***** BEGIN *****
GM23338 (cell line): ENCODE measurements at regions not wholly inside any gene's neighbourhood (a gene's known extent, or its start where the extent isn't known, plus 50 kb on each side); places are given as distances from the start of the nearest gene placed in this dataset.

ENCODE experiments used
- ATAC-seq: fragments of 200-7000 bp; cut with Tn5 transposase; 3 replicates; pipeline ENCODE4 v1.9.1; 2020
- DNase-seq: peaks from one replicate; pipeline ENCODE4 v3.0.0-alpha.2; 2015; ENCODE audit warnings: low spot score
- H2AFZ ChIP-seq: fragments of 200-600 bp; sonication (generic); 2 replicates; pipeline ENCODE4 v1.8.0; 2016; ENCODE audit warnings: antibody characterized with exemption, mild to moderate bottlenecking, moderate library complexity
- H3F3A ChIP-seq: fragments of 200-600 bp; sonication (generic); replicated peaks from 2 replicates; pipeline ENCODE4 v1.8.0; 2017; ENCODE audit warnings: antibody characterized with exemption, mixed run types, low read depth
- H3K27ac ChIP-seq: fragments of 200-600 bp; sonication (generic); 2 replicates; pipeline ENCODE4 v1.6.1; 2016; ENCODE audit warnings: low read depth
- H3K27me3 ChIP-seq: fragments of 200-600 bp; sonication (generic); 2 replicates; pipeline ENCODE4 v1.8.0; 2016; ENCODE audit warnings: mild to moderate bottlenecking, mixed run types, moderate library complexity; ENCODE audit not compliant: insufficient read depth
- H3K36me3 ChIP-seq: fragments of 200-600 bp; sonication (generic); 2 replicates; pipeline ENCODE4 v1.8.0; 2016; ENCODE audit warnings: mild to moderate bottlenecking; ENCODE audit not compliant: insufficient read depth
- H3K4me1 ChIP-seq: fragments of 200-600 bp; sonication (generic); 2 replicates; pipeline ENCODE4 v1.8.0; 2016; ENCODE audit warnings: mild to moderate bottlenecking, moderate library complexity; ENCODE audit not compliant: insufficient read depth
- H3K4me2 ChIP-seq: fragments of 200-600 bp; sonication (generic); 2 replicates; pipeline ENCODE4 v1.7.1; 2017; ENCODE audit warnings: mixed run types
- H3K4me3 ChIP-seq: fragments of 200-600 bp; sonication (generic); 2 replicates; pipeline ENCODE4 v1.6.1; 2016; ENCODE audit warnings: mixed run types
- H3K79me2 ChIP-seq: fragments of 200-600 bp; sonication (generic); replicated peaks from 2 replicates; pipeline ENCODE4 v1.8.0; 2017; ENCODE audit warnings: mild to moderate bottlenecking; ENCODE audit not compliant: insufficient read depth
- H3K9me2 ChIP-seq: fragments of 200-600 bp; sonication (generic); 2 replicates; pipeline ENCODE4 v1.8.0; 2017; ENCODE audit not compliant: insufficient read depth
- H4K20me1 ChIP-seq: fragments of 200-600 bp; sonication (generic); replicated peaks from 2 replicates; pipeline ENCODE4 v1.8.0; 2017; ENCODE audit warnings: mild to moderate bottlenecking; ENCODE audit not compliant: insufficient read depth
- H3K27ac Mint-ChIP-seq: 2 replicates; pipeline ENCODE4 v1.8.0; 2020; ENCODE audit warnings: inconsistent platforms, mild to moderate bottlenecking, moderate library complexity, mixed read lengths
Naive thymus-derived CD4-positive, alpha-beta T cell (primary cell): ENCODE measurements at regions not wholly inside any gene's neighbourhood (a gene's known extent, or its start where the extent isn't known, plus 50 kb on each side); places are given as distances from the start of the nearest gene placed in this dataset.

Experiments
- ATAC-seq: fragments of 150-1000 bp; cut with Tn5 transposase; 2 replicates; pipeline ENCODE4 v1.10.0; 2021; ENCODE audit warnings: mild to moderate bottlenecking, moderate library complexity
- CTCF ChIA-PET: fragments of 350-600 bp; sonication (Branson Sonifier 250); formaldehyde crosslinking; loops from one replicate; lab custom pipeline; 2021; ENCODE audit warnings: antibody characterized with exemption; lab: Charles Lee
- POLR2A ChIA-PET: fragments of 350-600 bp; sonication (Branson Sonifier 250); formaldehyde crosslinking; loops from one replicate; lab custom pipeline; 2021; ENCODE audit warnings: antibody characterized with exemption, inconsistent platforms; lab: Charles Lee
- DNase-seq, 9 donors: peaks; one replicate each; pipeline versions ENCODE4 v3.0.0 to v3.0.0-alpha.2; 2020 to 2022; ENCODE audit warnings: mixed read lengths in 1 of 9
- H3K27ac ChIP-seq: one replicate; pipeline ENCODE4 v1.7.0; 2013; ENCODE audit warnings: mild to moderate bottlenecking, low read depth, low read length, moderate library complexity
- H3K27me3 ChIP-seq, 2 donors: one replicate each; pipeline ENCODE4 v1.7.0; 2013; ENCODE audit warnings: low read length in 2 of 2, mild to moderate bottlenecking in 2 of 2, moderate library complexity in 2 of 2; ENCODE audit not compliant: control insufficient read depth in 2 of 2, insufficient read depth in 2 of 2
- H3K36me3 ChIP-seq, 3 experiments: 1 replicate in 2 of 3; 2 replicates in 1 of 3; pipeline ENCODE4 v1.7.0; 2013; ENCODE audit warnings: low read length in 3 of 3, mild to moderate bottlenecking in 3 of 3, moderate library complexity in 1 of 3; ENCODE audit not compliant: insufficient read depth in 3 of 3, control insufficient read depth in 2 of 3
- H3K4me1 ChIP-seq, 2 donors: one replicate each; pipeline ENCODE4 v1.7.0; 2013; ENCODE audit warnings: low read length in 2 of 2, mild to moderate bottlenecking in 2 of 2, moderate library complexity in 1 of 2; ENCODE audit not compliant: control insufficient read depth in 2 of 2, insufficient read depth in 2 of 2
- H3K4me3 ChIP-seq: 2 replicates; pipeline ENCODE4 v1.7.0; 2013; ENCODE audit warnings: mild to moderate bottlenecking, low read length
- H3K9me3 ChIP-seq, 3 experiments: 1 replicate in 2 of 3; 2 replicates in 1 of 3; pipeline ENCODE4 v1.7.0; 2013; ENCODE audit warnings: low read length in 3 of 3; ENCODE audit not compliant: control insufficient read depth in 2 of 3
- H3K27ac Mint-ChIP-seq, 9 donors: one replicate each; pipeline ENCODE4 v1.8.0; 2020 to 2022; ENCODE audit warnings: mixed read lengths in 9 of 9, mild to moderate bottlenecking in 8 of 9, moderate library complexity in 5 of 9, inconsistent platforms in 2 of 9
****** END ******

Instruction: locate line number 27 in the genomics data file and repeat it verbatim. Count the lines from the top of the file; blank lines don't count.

- H3K4me3 ChIP-seq: 2 replicates; pipeline ENCODE4 v1.7.0; 2013; ENCODE audit warnings: mild to moderate bottlenecking, low read length